When Jeff Zucker became president of CNN earlier this month, some people in the mainstream media feared that this might be the end of “the last bastion of television journalism” since the former head of NBC Universal was expected to make many significant changes in the network personnel and schedule.

Those changes took off on Tuesday, when ABC's Chris Cuomo, who had served as the news anchor on “Good Morning America” from 2006 to 2009 and then moved on to the "20/20" prime-time program, was reported to “have a major role in a new CNN morning show and across the network, anchoring and reporting on major events.”



According to an internal email, obtained by TMZ, CNN's Candy Crowley allowed Barack Obama more time to speak at the debate because "he speaks more slowly." The email sent out by CNN's Managing Editor Mark Whitaker began with him cheering, "Let's start with a big round of applause for Candy Crowley for a superb job under the most difficult circumstances imaginable."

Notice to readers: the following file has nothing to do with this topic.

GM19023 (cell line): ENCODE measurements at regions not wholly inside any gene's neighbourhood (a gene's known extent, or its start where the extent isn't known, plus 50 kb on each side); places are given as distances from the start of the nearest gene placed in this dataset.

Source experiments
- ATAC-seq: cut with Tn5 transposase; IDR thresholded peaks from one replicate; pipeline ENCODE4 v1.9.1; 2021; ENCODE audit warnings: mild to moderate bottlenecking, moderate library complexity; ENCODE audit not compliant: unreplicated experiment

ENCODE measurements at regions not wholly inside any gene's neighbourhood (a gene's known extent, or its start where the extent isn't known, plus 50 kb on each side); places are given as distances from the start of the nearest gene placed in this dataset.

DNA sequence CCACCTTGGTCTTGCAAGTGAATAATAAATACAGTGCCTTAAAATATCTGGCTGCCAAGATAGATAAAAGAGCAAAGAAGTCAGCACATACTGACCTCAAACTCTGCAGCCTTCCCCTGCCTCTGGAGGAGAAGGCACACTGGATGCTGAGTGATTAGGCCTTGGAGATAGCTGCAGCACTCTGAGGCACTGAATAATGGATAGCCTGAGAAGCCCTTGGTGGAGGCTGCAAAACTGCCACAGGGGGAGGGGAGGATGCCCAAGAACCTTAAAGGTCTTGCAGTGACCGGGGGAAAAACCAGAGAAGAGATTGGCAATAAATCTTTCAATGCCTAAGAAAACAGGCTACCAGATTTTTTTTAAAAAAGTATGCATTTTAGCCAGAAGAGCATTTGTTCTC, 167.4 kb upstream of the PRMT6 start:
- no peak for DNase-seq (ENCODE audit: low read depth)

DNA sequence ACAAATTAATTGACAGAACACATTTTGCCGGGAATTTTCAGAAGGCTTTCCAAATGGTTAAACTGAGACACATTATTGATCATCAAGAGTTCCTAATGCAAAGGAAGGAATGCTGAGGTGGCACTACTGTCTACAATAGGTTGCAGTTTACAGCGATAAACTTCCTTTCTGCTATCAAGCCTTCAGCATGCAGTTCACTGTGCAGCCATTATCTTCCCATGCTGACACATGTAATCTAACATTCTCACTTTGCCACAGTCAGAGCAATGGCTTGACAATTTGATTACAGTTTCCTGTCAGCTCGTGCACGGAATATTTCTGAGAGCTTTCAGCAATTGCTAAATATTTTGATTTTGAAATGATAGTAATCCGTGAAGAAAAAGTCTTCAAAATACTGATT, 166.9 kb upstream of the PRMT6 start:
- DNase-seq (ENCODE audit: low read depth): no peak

He then proceeded to offer up the following lame excuse for why Crowley gave the President more time than Mitt Romney.



Former Newsweek editor Mark Whitaker said Sunday he chose not to run the story that former President Bill Clinton had an affair with Monica Lewinsky because he and his staff didn't feel they were on firm enough ground.

"If we had gotten that wrong," Whitaker told CNN's Howard Kurtz on Reliable Sources, it "could  have been a mortal blow to Newsweek's reputation" (video follows with transcript and commentary):



CNN's Fareed Zakaria made a bit of a Kinsley gaffe Friday.

On NPR's "Morning Edition," Zakaria said, "The people who watch Fox are not going to watch CNN...Our competitors should properly be The New York Times, the BBC, NPR" (video follows with transcript and commentary):